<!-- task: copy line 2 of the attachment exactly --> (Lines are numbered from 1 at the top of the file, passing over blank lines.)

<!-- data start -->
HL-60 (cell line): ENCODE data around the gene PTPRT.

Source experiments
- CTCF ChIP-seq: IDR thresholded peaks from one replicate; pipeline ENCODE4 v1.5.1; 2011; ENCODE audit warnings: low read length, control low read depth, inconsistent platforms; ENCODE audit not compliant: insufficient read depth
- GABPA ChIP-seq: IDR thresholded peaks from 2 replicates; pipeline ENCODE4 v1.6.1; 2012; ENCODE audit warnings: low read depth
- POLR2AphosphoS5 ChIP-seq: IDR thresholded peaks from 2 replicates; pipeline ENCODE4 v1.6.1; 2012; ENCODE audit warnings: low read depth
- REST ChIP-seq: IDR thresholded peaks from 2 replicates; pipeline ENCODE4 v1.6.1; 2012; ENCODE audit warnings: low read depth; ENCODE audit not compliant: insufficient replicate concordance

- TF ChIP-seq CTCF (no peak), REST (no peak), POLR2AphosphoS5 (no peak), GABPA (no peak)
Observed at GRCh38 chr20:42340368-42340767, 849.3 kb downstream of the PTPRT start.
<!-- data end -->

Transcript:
Source experiments